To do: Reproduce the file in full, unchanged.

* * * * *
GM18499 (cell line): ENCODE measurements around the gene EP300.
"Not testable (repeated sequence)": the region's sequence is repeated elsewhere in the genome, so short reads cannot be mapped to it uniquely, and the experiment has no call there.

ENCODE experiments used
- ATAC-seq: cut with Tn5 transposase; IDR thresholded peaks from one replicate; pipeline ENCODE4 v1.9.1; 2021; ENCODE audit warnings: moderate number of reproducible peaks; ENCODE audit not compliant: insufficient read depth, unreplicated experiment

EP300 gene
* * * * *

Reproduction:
GM18499 (cell line): ENCODE measurements around the gene EP300.
"Not testable (repeated sequence)": the region's sequence is repeated elsewhere in the genome, so short reads cannot be mapped to it uniquely, and the experiment has no call there.

ENCODE experiments used
- ATAC-seq: cut with Tn5 transposase; IDR thresholded peaks from one replicate; pipeline ENCODE4 v1.9.1; 2021; ENCODE audit warnings: moderate number of reproducible peaks; ENCODE audit not compliant: insufficient read depth, unreplicated experiment

EP300 gene